Defendant Carol Adams, alleged to be the Secretary of IDHS, has moved to dismiss Elliott's complaint. That motion is fully briefed. Recently, several other IDHS-affiliated defendants (Thomas Monahan, Mary Mascote, Brenda Wilts, David Biermann, Tarry Williams, and Darrell Sanders) likewise moved to dismiss, making arguments that overlapped with those in Adams' motion. The Court has not yet set a briefing schedule on the latter motion.
1. Claim of Right of Access to Courts and Right to Petition for Redress
To state a claim for interference with his right of access to the courts, Elliott must allege that he lost a case or suffered some other legal setback as a result of the interference. See, e.g., Pratt v. Tarr, 464 F.3d 730, 732 (7th Cir. 2006). In this regard, the Court may take judicial notice of matters of public record on the Court's docket. See, e.g., Anderson v. Simon, 217 F.3d 472, 474-75 (7th Cir. 2000).
Two of the cases identified by Elliott, Case No. 01 C 9461 and Case No. 02 C 8949, were initially dismissed due to what the Court perceived as Elliott's failure to prosecute the cases. Later on, it came to the Court's attention that there were problems with Elliott's incoming and outgoing legal mail. After holding a video conference in which Elliott participated, the Court was sufficiently persuaded that his mail had been delayed or diverted that it decided to reinstate both cases and appoint counsel to represent Elliott. Though the dismissal caused delays in the resolution of both cases, Elliott did not lose the cases -- they were reinstated -- and he has alleged no impediment that he suffered by reason of the delays. As a result, he cannot maintain a "right of access" claim based on the disposition of those cases.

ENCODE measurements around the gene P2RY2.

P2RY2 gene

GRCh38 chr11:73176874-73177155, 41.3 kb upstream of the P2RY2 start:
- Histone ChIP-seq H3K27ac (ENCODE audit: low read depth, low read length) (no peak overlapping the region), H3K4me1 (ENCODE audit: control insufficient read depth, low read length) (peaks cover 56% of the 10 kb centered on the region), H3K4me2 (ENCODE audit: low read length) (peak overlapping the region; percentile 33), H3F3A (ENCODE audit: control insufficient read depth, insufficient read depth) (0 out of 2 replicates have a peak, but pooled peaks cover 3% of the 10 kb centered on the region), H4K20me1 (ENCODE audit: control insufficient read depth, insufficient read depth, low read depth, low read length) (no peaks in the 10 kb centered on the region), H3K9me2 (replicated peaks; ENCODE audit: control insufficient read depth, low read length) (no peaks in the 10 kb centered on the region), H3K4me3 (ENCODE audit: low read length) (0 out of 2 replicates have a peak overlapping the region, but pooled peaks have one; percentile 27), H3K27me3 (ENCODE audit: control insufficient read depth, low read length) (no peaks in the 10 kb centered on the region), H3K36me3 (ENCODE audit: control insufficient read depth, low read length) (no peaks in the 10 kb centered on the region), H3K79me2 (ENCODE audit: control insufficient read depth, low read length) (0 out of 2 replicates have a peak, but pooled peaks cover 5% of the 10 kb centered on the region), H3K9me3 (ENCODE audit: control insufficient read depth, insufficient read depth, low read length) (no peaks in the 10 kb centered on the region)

In the third case that Elliott cites, Case No. 01 C 174, Elliott likewise failed to take certain required steps, and the Court dismissed the case. Before dismissing the case, out of concern regarding diversion of Elliott's incoming mail, the Court required the defendants in that case to verify that the Court's order directing Elliott to make a particular filing had been delivered to him. The defendants filed the requested verification. Because Elliott did not thereafter take the steps required by the Court's order, the Court dismissed his case for failure to prosecute. But it is at least possible that the problem was actually with Elliott's outgoing mail (an allegation he makes in the present complaint), as opposed to his incoming mail. Thus, contrary to defendant's argument, Elliott may maintain a "right of access" claim based on the dismissal of Case No. 01 C 174.
Adams also argues that she had no involvement in the policies or practices that Elliott claims led to the dismissal of Case No. 01 C 174. But Elliott alleges otherwise, see Compl. ¶ 15, and as a result Adams is not ...